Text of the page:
Regulations now require more and more companies to conduct formal appraisals of directors’ individual performance. These may be conducted by following standard appraisal procedures rather than by employing independent consultants, but they should be taken seriously. Directors who are found wanting must be helped to improve their performance or, if this proves impossible, they must be removed.
Appraising the chairman
Even the chairman must be subject to review, usually a review conducted by the Senior Independent Director, working with the other directors.
Periodically it will be necessary to bring new directors on to the board. Handling this process properly is part of what effective board management is all about.
Clearly, no director or chairman can stay on the board for ever, so it is important, in maintaining effective boards, to have a suitable process in place for succession planning. “Independence” in a director is, these days, defined by regulatory guidelines. Hence when a director is approaching the point when his or her tenure is so long that they are no longer deemed to be independent, a recruitment process needs to be in place to prepare for their replacement.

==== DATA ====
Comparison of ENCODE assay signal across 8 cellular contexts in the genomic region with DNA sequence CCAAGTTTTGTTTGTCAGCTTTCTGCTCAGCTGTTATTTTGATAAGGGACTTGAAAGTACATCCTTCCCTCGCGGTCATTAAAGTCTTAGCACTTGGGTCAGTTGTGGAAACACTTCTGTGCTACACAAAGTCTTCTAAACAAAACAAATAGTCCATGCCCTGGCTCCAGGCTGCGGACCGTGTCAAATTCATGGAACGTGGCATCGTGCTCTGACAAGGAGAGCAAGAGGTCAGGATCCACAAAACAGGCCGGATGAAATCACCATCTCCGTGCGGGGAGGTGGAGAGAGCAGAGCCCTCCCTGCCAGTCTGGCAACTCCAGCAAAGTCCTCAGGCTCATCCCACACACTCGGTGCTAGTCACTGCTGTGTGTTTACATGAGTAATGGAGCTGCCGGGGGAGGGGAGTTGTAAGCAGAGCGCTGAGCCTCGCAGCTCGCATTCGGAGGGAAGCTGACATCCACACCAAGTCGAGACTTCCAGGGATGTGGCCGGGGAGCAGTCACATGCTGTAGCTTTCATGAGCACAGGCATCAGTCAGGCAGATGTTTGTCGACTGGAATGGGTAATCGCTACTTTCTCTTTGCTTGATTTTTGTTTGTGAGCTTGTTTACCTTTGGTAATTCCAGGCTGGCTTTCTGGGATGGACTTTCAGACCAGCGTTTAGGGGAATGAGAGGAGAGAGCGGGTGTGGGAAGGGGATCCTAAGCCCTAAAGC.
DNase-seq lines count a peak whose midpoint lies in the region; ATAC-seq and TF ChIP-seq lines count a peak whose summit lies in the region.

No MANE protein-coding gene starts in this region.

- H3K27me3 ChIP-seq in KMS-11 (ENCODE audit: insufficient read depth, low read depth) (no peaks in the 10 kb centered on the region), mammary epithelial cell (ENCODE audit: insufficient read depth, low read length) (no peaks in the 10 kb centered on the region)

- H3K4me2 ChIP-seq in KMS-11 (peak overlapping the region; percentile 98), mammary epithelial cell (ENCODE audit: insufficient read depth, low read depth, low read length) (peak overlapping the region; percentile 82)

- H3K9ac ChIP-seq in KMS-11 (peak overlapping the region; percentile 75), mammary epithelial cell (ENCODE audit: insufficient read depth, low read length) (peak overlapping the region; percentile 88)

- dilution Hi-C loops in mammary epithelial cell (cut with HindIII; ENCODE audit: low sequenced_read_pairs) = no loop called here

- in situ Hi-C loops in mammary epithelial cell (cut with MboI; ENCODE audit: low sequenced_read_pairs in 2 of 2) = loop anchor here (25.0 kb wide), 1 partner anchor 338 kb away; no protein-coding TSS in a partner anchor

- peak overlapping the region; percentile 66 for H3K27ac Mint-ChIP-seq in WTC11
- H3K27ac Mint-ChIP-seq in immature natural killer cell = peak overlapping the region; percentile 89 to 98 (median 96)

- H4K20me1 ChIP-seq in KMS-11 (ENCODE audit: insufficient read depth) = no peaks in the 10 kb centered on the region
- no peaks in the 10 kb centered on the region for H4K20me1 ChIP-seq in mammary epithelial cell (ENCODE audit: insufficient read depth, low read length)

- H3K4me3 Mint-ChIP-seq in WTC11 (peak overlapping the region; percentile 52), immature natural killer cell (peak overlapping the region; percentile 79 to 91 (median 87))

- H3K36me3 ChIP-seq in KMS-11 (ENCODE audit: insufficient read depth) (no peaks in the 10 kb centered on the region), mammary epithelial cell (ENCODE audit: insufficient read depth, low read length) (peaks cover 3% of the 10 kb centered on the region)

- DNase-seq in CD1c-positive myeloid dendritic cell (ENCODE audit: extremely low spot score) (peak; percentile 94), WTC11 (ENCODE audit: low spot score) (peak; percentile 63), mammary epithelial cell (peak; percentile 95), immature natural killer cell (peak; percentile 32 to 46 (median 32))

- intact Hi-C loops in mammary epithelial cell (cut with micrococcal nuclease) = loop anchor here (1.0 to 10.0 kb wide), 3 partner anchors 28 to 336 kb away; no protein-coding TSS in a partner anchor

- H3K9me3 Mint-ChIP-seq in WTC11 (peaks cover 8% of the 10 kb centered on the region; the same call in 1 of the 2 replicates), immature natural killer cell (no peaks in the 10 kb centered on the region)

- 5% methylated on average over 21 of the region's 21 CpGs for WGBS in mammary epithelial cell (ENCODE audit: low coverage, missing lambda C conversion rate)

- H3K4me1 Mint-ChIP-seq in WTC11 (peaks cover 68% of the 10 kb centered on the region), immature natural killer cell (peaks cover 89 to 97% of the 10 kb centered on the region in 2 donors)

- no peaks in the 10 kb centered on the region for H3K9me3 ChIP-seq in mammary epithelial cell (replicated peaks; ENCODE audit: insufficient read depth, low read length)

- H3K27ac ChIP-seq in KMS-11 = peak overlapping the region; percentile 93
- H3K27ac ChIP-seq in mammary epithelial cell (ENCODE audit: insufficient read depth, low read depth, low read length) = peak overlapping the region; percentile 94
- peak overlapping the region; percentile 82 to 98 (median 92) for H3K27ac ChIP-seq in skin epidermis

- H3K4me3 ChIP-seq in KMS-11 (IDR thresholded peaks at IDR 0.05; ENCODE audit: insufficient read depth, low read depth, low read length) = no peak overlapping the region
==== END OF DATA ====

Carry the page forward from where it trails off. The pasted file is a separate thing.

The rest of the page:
It may be that a company is planning on investing in a relatively new field or unfamiliar geographical market. This may call on new skills or experience and in this case it may be desirable for the board to be strengthened by recruiting a person with the necessary background.
The selection of a new director requires all the usual processes including job definition and person specification. No longer is it appropriate simply to recruit a friend of the chairman.
Briefing and induction
Finally, it is very important that new directors are given a thorough briefing on the company whose board they have joined and its goals and strategy for achieving them but also a clear definition of the role they are expected to play.
We hope you found this article useful; we will shortly be opening up the site for submissions and would welcome your thoughts and experience on effective boards, the factors affecting effectiveness and the tools available to achieve this.